President Joe Biden will single out smokers in his State of the Union speech, discussing the harms of smoking as the single largest driver of cancer deaths.
The speech will preview actions the administration is planning to take to help people avoid smoking altogether, especially young people, and support those that want to quit smoking as part of Biden’s revived Cancer Moonshot goals to cut the death rate from cancer by 50% over the next 25 years.
“These steps could prevent as much as 30 percent of cancer deaths in this country, saving up to 130,000 American lives, annually,” the administration wrote in a fact sheet ahead of Biden’s speech. “While we have made progress, tobacco products still hook too many young people at an early age and take control away from individual Americans to make the decision not to smoke.”
The administration did not elaborate on what steps they plan to take. Danielle Carnival, Biden’s Cancer Moonshot coordinator, said that he will outline the connection between the decrease in smoking rates to a reduction in cancer death rates over the last 30 years.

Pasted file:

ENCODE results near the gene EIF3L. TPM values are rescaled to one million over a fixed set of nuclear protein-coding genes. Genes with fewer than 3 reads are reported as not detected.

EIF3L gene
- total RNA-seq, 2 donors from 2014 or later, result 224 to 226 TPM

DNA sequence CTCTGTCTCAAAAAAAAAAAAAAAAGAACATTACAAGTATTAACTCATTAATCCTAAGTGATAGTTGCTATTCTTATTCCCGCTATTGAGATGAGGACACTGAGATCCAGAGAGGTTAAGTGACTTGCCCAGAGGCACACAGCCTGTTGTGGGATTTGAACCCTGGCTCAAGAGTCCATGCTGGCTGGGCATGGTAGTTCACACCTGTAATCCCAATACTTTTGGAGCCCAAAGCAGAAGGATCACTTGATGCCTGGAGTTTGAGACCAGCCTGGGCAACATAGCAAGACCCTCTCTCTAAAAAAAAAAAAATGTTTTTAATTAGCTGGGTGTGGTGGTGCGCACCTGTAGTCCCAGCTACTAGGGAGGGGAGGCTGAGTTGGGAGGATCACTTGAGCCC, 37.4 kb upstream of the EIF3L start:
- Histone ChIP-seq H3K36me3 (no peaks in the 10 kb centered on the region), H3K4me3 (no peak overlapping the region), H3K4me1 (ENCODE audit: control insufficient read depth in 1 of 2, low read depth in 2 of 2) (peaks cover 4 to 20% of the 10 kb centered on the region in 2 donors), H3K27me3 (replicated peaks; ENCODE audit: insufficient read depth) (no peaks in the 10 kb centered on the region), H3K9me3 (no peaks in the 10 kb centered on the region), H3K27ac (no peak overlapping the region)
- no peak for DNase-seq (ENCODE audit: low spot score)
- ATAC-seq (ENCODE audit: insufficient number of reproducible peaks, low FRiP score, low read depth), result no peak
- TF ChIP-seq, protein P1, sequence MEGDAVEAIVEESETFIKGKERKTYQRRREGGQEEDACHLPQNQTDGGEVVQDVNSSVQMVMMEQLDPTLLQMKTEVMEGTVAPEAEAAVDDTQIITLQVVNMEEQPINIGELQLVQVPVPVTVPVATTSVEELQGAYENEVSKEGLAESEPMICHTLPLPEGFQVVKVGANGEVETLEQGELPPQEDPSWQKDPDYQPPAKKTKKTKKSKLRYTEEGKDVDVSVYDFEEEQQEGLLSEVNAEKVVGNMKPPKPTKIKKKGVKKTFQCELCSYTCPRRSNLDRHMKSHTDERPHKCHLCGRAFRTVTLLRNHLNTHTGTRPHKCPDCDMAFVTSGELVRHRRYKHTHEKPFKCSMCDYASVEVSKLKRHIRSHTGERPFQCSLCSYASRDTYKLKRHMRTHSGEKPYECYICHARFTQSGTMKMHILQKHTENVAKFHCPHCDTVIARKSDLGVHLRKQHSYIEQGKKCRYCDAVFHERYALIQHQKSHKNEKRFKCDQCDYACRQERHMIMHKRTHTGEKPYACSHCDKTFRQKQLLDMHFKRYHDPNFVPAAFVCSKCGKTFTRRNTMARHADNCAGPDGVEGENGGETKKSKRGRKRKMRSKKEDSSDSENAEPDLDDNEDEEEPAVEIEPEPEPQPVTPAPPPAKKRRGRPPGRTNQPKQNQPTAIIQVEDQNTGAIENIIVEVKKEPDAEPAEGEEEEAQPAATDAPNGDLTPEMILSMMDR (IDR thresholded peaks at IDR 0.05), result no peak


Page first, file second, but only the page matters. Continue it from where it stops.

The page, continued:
“We’re committed to continuing to use authorities and programs to keep making progress and especially with a focus on helping individuals avoid smoking in the first place and supporting Americans who want to quit,” Carnival told reporters Tuesday.
Tobacco use is the leading preventable cause of cancer and cancer deaths, according to the Centers for Disease Control and Prevention. Roughly three in 10 cancer deaths are caused by cigarette smoking.
Last year, the Biden administration proposed a ban on menthol cigarettes and flavored cigars, as research suggests that menthol cigarettes are more commonly used by young adults. The proposal could be finalized as early as this year, though it would likely take several more years to implement.
Biden will also push Congress to reauthorize the decades-old National Cancer Act to modernize the country’s cancer research and care systems, along with re-upping requests for additional investments toward cancer research. Cancer Moonshot, which was first launched back in 2016 when Biden was vice president, was reignited last year to accelerate progress to “end cancer as we know it today.” The mission has been a personal endeavor for Biden, whose son Beau died of brain cancer in 2015.
Abigail Adcox – Washington Examiner – 2023-02-07.